USS Skate: "Romancing the Bottom"
Found in my E-mail tonight a story from the Diving Officer of the Watch on USS Skate (SSN-578) during her near-grounding in 1962. It's a good example of why every submariner knows that every single shipmate they have might be the one that saves their life someday...
"The USS Skate (SSN578) was transiting from Key West Florida to Norfolk Virginia in the Fall of 1962. While enroute, the Operational orders were given to enter the Chesapeake Bay without observation by Task Group Alpha, a specialty Aircraft Carrier Task force designed to find and destroy enemy submarines...
The time was about 11:30 p.m. and the control room was rigged for red, with no white lights on. This was essential to prevent night blindness to anyone who looks through the periscope or, in case of surfacing, the OOD and bridge lookouts could still retain their night vision. The red lighting is limiting due to its dimness and is slightly eerie.
Timing meant everything to the Skate that night. Due to Navy custom and tradition, watches are relieved fifteen minutes before the hour. Extraordinary events occurred when Navigation Chief Petty Officer Frank A. Calta, a very experienced and qualified Quartermaster, decided, since he was 'up and about', to relieve Quartermaster Second Class C. E. Frost earlier than usual. Frost was the junior Quartermaster on board. He was qualified but required supervision due to his relative inexperience.
Calta came to the Control Room navigation table and asked Frost to show him the ship's position on the chart. On the Skate, the Executive Officer was also the Navigator. He had Four Enlisted assistants (Quartermasters). His instructions to them are written in the 'Night Order Book'. Frost pointed to where he thought the sub's position was, approaching the continental shelf via approved submarine sea-lanes off the coast of North Carolina.
Calta immediately sized-up the situation and said, "We're going too fast at this depth to not know exactly where we are." He repeated this to the OOD and me while reaching to turn Fathometer's sounding single ping "on." Lt. Hewitt said, "That's been ordered off." Calta said, "I don't care, we're in trouble." Lt. Hewitt concurred with a single ping. The Chart showed about 400 feet under us and the bottom was approaching us fast. Calta switched to continuous run and then to medium range. The bottom was still coming toward us fast.
Just moments before, I had rotated a trainee bowplanesman into the seat. Yeoman Second Class Fred T. Crickman was the bowplanesman on watch and trainer. Full rise on both planes was ordered. The trainee bobbled the yoke joystick, so I reached in and pulled the bowplanes controls to full rise. The ship immediately rose to a 35 degree up angle. Calta switched to the shallow range, which switched to scope view. I could see we had only about 25 feet below us. Lt. Hewitt ordered "All back Full." I countered with "Don't ring that up, I need the speed."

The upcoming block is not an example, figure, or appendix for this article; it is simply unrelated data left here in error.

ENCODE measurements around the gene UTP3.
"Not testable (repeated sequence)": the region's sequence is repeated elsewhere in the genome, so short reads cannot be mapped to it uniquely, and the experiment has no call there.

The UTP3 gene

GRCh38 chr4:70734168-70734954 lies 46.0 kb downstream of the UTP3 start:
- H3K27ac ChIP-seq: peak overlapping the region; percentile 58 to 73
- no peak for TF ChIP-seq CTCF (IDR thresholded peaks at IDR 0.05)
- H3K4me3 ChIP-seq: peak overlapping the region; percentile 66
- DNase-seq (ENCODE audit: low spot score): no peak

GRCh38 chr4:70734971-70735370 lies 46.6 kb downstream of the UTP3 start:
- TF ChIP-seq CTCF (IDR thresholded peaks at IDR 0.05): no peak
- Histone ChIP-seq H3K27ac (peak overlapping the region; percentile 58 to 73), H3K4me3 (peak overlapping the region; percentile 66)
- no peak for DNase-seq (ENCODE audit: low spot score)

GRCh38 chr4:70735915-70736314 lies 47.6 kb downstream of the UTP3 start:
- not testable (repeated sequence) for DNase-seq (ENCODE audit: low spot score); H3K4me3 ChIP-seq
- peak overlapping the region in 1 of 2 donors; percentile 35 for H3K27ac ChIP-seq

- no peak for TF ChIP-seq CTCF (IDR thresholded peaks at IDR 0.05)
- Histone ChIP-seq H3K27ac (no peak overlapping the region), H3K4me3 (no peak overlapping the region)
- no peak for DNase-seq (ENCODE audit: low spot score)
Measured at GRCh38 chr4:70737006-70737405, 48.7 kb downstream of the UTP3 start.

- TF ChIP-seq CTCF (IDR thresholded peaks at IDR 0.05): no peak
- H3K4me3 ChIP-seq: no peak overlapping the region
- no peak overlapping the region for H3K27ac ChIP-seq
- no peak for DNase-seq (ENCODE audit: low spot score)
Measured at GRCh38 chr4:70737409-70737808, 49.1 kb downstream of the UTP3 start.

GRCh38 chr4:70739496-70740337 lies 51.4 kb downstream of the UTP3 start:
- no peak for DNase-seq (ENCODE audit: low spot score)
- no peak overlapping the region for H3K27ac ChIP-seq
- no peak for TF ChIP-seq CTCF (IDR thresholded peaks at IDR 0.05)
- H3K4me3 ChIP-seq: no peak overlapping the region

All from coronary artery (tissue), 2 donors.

The scope showed six feet below the keel, for what seemed an unusually long period of time, but turned out to be just minutes. The air and water manifold operator, Machinist First Class Marshall E."Ski" Kovalycsik , was chomping at the bit, twice saying you want me to blow? meaning the main ballast tanks. I said "Not now! The fleet is above us." The sub would have popped up like a cork in a bathtub. All the time this was going on, everything shifted into mental slow motion. I expected my face to slam into the diving panel at any time.
The Ship's Captain sensed a problem and came out of the Wardroom to the Control Room. He had to pass the Sonar Room door where Sonar Petty Officer Third Class R. J. Higgins stood in the doorway and, due to the steep up angle, dropped his cup of coffee in the passageway to the Control Room.
By now the up-angle had increased to 45 degrees and the Captain slipped and slid on his butt to the Reactor Compartment, colliding with the oncoming Interior Communications Watchstander, First Class Petty Officer Roderick F. Cashes.
I did not see the Captain's downhill slide, but I witnessed the uphill struggle of the Captain pulling himself up, by whatever means available, to the Periscope Stand. At this time I could see more distance between the keel and the bottom and I ordered zero degrees on both planes. We leveled off at about 150 feet depth, then, on Lt. Hewitt's order, proceeded back down to 200 feet leaving a comfortable 200 feet below.
Naturally, the Captain asked a lot of questions to ascertain what went on. The only deviation from emergency procedures was the OOD had failed to sound the collision alarm and it was later agreed upon that it would have only added to the confusion and 'dogged' hatches would not have helped had we "hit the wall."
The Navigator reread his night orders and stated "well I'm covered!" My thoughts were to 'cover' him with blows from my fists. It was his not taking the 'setting ahead' of the gulf stream into consideration that put the ship 20 miles ahead of track and in extremis..."
Read the whole thing, including the "depth profile" that shows how close the Skate came from grounding -- (although it's not quite exactly to scale; the continental shelf is steep, but not that steep...). When I operated in the Atlantic, we were always